Arts & Crafts


I’m sure all of us have an appreciation for handmade/crafted items. I imagine many of us come from families who practice different arts and crafts. I thought it might be interesting to talk a little about the people in our life who have contributed to our love of the handmade/crafted items.

In the past I’ve talked regularly about my mother and grandmother being crafty. My grandmother could sew, knit and crochet. She was an incredible cook. She was always happy to encourage me in any activity I wanted to do. My mother could sew, cross stitch, knit and crochet. She also did some macrame in the 70’s. She was always interested in seeing what others made and would often give a new craft a try.

The painting above was done by my mother’s cousin. She was a part time artist. I’ll never forget the large painting she had done of her daughters when they were small. It looked beautiful over her fireplace. My mother had asked her to paint a small picture for her. This was the result. My mother treasured it and now I do.

My father’s side of the family was interested in crafting too. Most everyone could knit and/or crochet. In a photo my grandmother’s great grandmother is wearing a crocheted shawl. My aunt knit socks for soldiers during WWII (as did my mother).

I’ve tried to pass the love and appreciation of handmade/crafted items on to my children. H can knit and is always willing to try a new craft.

Do you come from a craft loving family? Do you have fond memories of time crafting with them?

About nothingbutknit2

I'm a wife, mother and knitter. Watch out for my pointy sticks.
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17 Responses to Arts & Crafts

  1. randomlyerin says:

    My father’s mother is the one who taught me to knit and crochet and instilled the love of all things creative in me. She could sew, knit, crochet, do macrame, ceramics, and paint. She could not, however, cook very well. That I appear to have gotten from my mother.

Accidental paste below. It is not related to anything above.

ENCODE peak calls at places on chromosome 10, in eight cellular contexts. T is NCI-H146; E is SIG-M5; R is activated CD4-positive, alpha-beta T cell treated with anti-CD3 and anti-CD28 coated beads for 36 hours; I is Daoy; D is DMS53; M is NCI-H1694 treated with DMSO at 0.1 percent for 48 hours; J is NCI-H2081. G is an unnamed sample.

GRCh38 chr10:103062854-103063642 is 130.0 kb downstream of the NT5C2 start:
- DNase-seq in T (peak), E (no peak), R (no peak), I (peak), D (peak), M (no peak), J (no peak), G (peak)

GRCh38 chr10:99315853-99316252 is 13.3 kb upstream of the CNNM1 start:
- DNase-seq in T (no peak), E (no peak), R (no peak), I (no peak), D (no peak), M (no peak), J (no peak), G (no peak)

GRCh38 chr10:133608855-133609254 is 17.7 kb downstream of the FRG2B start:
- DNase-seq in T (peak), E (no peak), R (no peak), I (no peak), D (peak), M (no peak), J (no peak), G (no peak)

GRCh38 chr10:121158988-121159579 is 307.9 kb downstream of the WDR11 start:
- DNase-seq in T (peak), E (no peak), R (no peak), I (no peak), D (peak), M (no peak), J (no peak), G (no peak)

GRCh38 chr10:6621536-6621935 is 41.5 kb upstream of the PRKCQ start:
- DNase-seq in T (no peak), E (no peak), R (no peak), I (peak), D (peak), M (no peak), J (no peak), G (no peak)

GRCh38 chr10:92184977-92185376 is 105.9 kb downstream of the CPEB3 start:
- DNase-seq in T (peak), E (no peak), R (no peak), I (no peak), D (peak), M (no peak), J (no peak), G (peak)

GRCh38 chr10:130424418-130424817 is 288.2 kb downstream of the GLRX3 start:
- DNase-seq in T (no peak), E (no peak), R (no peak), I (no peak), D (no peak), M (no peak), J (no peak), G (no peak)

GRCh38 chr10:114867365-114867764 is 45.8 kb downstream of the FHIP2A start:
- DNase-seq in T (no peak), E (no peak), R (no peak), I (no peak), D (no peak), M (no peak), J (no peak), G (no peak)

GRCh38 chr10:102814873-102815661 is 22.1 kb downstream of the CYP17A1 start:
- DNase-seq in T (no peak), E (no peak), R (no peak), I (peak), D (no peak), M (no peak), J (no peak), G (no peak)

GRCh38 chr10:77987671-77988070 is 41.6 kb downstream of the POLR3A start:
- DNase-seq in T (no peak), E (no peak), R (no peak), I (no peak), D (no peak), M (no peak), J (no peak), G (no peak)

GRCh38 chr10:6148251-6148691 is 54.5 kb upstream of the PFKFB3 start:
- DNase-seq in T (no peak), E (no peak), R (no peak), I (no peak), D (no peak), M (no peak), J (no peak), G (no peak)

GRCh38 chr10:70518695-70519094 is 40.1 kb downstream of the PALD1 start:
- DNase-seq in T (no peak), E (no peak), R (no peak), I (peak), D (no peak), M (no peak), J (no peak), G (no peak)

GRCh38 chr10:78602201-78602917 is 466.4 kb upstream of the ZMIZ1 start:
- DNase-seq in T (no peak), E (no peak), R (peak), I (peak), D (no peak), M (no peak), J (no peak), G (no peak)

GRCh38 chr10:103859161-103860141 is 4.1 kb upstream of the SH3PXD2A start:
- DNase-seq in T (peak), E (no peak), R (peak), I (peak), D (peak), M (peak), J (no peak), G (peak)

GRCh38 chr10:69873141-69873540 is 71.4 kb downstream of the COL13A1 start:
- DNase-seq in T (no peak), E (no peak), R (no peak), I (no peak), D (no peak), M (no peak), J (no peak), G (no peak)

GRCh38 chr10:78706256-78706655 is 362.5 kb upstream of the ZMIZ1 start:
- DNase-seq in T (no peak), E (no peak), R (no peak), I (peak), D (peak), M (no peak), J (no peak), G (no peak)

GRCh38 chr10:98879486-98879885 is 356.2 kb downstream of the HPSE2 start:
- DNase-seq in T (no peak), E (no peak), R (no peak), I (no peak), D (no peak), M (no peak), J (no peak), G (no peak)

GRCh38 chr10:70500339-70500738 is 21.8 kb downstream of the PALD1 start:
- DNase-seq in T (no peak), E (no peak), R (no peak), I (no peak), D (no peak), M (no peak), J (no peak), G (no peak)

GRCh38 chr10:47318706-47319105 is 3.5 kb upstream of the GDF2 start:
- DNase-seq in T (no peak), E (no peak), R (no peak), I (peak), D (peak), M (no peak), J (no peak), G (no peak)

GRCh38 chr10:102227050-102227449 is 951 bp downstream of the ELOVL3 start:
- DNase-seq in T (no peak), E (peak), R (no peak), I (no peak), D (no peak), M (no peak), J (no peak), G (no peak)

Liked by 2 people

  2. I learned to sew sitting on my mother’s lap in front of the sewing machine, and I picked up her knitting and carried on with it at the ripe old age of 4. She did it all, except for crewel embroidery, which she said was aptly named. All of my sisters are crafty, and we’ve commented that we don’t understand people who don’t have hobbies because our parents were both always making something. My father, when he retired, turned our small back porch into his workshop and made wooden toys and small furniture. I treasure a rocking chair he made that has a bear cut out of the back and paws at the end of the arms. I never took up woodworking, but one of my sisters did – to this day I tell her she was sucking up to Poppa and she laughs but he was so proud of the jigsaw he gave her for Christmas that one year! If you can knit or crochet, you will never have reason to be bored!

    Liked by 1 person

    • My mother did crewel. She liked counted cross stitch better though:)
      One of my aunts, my father’s sister, was completely devoid of the ability to craft. My mother tried to teach her counted cross stitch. It wouldn’t stick. She was left handed and couldn’t pick up knitting because she said it was backwards to her. I wonder if she was too stubborn to learn:)

      Liked by 1 person

      • My mother did old fashioned embroidery, I’ve done counted cross stitch – once did The Last Supper on black aida for my aunt, it was eye crossing but worth it, she treasured that picture. My nephew does wood working and most of the grandchildren do some sort of craft.